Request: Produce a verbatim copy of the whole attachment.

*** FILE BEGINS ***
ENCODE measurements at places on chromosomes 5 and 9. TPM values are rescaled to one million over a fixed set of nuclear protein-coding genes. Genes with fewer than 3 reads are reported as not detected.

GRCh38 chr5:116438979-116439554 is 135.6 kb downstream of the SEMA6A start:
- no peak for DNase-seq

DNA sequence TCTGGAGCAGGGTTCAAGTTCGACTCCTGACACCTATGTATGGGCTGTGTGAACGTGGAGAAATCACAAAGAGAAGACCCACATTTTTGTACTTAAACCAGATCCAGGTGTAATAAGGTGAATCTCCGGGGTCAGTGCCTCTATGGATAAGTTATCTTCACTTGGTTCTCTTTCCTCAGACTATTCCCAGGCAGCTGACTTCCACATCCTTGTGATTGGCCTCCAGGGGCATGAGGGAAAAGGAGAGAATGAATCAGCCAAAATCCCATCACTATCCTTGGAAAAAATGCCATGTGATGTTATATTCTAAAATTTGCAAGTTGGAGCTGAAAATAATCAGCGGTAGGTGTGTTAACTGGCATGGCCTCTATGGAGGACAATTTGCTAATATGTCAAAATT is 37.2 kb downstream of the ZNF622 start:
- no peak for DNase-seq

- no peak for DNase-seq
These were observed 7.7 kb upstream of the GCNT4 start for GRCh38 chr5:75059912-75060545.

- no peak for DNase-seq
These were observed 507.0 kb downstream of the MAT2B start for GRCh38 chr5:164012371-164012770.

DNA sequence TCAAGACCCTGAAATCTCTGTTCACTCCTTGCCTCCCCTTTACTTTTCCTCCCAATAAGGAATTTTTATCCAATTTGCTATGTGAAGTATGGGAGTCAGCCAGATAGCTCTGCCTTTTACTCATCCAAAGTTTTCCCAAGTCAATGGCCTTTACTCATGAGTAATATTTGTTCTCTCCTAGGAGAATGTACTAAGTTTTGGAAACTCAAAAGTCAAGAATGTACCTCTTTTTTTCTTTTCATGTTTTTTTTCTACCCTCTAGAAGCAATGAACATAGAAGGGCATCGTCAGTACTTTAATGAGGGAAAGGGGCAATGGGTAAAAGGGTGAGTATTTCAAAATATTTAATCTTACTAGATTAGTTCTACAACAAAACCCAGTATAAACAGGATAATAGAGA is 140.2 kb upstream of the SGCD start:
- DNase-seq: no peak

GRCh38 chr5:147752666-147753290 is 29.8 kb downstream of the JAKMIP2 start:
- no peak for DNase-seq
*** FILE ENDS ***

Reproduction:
ENCODE measurements at places on chromosomes 5 and 9. TPM values are rescaled to one million over a fixed set of nuclear protein-coding genes. Genes with fewer than 3 reads are reported as not detected.

GRCh38 chr5:116438979-116439554 is 135.6 kb downstream of the SEMA6A start:
- no peak for DNase-seq

DNA sequence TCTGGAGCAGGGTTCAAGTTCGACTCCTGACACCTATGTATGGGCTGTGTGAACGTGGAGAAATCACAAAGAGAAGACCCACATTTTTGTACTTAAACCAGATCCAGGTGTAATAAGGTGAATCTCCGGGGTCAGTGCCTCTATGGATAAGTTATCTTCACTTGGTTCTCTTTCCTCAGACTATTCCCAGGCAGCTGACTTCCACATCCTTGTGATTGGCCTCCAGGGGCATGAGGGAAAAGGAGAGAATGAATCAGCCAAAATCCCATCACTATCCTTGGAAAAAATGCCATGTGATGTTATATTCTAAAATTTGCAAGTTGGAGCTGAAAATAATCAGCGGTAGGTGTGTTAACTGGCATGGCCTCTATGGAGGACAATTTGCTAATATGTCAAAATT is 37.2 kb downstream of the ZNF622 start:
- no peak for DNase-seq

- no peak for DNase-seq
These were observed 7.7 kb upstream of the GCNT4 start for GRCh38 chr5:75059912-75060545.

- no peak for DNase-seq
These were observed 507.0 kb downstream of the MAT2B start for GRCh38 chr5:164012371-164012770.

DNA sequence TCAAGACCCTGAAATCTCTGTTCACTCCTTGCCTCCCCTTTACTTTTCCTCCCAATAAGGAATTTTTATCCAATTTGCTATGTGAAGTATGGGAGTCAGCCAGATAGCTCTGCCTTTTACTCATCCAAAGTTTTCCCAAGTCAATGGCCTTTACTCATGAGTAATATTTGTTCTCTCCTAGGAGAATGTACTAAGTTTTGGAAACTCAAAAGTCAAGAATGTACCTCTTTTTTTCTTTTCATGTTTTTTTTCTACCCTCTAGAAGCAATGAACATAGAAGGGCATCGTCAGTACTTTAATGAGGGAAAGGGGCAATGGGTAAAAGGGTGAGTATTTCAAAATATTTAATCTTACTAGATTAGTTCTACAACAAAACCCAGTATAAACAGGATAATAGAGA is 140.2 kb upstream of the SGCD start:
- DNase-seq: no peak

GRCh38 chr5:147752666-147753290 is 29.8 kb downstream of the JAKMIP2 start:
- no peak for DNase-seq